Monday, March 16, 2009
Enfer Boreal - The Birth of Venus (Stunned Records CD-R)
Just published at Brainwashed:
With a slew of recent releases on homespun label luminaries such as Housecraft, Tape Drift, Peasant Magik and now Stunned, France's Enfer Boreal (aka Maxime Primault) has been hard to ignore of late. That he is partaking in Stunned's glorious first anniversary run is testament to the successes of both parties this past year and to honor it he releases one his best yet, a moist and brittle set of drones which far outshine the too often pallid results achieved by less finely attuned tacklers of texture.
On this unfortunately limited morsel, Primault takes the warm and gushy drone approach often squandered by lesser tacklers of texture and infuses it with his own distinct organicism. Where many opt for clear and rich synthesizer squelching, his is a mellow and moist drone that slips inside the earlobes with ease despite the work's deeply detailed nature. Never one to forsake the work in the name of scale, the album opens with the restrained beauty of the first untitled track. Hovering gently, the piece would serve all too well as the soundtrack to some cave-dwelling crystal palace. With warm and longing loops ebbing and receding against a thick mat of static downpour and whispered wind sweeps, the work is given enough space to unfold once the materials are present, letting it meander long enough to coax out some pretty placid lucid dreams.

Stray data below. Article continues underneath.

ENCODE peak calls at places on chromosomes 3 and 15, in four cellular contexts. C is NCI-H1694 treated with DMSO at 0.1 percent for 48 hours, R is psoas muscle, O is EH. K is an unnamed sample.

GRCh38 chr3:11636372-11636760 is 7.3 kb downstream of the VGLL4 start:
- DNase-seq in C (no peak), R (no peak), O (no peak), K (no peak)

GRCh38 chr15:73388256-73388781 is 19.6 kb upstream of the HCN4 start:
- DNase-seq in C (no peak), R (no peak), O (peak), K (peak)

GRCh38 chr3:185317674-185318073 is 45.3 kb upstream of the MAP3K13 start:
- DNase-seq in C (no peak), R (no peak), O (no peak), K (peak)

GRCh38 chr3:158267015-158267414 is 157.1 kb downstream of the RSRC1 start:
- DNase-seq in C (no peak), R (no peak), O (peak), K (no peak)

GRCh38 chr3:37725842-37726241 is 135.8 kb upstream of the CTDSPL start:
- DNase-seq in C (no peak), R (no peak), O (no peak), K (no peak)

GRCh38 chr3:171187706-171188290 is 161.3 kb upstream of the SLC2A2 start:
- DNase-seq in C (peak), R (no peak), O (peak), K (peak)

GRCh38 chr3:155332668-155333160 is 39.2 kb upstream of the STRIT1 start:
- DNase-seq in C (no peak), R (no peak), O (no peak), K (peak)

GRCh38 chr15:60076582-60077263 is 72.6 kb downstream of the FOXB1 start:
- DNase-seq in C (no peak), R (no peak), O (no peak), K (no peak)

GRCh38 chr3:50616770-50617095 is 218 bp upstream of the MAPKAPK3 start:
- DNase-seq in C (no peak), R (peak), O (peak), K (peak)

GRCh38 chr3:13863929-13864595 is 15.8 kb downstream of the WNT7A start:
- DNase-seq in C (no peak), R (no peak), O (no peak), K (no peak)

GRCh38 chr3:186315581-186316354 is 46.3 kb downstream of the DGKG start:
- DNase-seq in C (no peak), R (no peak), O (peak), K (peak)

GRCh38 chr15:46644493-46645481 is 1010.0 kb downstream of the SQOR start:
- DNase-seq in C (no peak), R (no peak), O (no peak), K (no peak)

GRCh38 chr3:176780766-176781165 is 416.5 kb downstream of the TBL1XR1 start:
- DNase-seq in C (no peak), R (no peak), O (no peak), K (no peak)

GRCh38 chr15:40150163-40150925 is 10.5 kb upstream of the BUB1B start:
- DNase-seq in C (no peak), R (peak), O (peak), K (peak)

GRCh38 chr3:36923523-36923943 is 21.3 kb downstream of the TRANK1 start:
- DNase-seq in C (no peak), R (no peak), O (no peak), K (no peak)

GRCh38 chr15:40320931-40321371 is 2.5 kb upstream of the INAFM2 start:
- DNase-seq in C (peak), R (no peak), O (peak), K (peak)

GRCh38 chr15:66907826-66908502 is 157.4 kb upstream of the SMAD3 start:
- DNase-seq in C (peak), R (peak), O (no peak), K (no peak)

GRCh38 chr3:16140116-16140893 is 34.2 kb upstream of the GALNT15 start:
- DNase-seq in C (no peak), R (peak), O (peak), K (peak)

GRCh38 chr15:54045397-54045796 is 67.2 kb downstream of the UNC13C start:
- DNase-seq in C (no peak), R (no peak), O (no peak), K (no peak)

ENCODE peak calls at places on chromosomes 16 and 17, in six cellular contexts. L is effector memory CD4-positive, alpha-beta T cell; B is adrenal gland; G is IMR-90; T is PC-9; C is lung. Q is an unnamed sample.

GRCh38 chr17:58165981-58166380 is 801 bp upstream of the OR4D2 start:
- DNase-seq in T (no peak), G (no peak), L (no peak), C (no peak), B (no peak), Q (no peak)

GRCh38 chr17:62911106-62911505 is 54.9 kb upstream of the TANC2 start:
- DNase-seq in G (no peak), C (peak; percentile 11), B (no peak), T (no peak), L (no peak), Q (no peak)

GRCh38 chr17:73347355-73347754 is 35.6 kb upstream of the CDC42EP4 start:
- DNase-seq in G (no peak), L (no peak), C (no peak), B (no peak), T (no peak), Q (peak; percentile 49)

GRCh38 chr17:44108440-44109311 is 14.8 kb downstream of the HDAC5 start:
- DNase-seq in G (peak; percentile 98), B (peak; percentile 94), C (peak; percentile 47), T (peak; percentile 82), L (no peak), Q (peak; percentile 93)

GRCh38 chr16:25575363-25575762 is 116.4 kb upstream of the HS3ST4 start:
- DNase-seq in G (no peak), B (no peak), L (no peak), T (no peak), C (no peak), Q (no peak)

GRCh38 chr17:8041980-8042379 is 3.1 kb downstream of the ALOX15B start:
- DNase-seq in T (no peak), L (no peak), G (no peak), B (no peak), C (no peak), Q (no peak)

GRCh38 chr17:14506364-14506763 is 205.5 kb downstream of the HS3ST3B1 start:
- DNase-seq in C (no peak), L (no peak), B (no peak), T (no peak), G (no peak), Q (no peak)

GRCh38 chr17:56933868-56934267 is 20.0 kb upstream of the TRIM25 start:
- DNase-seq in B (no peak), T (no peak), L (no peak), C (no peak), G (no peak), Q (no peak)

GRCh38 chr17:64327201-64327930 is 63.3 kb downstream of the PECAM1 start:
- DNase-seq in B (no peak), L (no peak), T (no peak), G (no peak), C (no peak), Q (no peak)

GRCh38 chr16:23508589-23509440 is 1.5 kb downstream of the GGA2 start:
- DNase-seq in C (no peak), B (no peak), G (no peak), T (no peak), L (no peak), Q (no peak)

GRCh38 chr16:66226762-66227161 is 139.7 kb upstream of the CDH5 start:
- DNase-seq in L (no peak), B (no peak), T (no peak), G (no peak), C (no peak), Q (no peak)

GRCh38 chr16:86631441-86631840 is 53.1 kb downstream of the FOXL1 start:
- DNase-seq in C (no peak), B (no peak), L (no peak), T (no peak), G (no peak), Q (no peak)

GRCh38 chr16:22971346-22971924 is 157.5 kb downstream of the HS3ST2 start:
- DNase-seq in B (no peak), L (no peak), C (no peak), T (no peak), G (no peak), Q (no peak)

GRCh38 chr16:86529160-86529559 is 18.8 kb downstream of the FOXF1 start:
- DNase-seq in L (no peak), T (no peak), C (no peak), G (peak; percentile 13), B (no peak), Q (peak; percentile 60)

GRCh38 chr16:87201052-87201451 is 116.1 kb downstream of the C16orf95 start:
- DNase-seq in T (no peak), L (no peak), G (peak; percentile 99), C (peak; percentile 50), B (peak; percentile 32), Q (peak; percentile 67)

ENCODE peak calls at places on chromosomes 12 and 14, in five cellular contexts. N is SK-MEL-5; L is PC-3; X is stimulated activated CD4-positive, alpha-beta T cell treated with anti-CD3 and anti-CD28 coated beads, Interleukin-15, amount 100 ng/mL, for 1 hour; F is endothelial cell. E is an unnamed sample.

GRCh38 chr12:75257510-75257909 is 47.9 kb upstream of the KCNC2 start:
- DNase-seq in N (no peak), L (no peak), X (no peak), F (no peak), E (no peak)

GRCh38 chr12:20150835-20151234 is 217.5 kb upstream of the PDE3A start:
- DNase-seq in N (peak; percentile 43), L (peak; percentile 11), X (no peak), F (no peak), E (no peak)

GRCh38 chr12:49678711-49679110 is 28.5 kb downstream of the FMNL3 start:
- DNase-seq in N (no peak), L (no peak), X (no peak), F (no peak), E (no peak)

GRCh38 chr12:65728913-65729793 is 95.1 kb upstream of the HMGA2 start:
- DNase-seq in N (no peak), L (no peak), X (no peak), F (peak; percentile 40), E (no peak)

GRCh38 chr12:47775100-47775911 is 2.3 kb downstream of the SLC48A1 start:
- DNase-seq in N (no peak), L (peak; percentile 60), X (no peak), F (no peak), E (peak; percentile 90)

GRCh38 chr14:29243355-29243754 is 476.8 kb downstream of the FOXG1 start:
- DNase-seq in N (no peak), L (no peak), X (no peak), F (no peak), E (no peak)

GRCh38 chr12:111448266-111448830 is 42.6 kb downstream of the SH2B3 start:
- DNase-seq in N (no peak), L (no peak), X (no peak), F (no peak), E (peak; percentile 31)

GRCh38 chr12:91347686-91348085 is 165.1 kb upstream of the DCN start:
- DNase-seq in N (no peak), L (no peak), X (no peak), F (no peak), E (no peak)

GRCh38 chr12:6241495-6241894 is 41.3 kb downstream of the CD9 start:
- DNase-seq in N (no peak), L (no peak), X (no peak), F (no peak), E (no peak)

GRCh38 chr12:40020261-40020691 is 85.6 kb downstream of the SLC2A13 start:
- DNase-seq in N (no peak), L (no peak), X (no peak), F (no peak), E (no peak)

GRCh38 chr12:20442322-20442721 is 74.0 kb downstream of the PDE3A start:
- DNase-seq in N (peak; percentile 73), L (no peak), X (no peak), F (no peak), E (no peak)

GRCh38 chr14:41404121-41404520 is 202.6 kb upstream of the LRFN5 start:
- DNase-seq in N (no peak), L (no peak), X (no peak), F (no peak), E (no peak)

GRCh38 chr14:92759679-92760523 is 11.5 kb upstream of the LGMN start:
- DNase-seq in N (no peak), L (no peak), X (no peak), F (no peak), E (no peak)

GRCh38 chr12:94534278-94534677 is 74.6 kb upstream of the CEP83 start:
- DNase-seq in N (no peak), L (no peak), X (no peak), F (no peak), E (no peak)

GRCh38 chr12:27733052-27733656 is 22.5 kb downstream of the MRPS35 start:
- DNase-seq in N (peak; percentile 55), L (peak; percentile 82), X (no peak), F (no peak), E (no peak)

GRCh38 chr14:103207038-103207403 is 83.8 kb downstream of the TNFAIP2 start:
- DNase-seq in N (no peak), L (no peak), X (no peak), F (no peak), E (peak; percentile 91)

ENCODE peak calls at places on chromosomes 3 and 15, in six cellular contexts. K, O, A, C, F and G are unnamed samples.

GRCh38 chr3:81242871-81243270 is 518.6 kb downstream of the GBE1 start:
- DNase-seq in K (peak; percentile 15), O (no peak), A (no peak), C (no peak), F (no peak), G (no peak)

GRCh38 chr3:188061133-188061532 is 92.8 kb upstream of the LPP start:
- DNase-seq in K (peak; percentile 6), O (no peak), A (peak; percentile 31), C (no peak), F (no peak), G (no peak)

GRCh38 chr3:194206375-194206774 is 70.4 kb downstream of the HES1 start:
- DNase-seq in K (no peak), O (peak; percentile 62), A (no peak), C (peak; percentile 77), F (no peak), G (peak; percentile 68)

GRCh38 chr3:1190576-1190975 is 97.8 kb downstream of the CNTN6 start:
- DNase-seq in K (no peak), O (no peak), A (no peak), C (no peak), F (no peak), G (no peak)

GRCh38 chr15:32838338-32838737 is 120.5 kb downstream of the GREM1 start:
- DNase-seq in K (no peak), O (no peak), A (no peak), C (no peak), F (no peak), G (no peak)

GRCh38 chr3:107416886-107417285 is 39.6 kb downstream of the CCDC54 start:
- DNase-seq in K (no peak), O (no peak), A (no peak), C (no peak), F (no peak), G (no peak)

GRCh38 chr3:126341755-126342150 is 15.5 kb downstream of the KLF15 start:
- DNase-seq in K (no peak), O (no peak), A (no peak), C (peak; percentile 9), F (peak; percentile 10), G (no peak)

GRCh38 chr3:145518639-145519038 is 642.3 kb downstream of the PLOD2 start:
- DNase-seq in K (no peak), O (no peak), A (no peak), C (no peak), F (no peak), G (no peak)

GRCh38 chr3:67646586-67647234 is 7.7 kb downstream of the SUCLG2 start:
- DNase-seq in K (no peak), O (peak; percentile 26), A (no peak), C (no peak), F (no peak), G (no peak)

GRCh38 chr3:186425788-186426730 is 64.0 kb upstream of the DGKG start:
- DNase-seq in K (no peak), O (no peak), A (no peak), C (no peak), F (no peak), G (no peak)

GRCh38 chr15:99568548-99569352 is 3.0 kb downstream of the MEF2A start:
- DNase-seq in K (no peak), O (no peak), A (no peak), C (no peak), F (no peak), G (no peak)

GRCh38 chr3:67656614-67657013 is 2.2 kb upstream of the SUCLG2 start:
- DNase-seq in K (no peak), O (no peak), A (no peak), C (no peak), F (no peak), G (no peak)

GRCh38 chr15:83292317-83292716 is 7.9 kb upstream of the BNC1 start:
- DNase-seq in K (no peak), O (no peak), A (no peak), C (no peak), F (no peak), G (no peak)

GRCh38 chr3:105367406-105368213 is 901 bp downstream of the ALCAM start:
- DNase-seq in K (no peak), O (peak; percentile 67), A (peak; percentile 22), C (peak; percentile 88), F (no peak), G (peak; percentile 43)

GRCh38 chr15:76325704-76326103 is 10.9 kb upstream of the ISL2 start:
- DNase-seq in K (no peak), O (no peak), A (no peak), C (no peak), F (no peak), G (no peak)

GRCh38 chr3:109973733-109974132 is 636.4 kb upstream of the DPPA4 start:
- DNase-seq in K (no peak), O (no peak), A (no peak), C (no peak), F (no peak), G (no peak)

To be fair though, that's hardly the case on only the first tune. All five of the untitled tracks here are steeped in an airy loneliness that focuses far more on mood than effect. Guitar plucks drip across endless hums on the second track while the fourth track fades in to a mat of phasing loops that suggests the cosmic without losing sight of humanity. It is this capability that pushes the material beyond most basement dwellers' explorative potential, as Primault exhibits again and again his mastery of craft and attuned sense of loops that change meaning when left to interact.
The lone odd man out here is certainly the third track, which presents a decidedly grimmer take on Primault's sound. Snugged neatly in the middle of the album however, its industrious backing and glitchy smatterings segue neatly between the album's two halves. It is perhaps a necessary and smart change of pace to an album that, at its worst, comes dangerously close to losing its listeners in its drapings.
Yet that is hardly cause for distress; the veils of sound explored on here are rife with change. It just takes patience to uncover its layers. When the closing track enters with a thick knot of gravel, it is offset by steelpan-sounding melodies that softly meld on to the rough background and drag it into another space entirely. Closing things on this note is suiting; half way between thick and thin, full and empty, awake and asleep, it perfectly ties together all of the contradictions that are woven so well here. It is releases like this that display the true potential of the homegrown labels, and it is a shame that only 100 people will be able to here this warmly created package.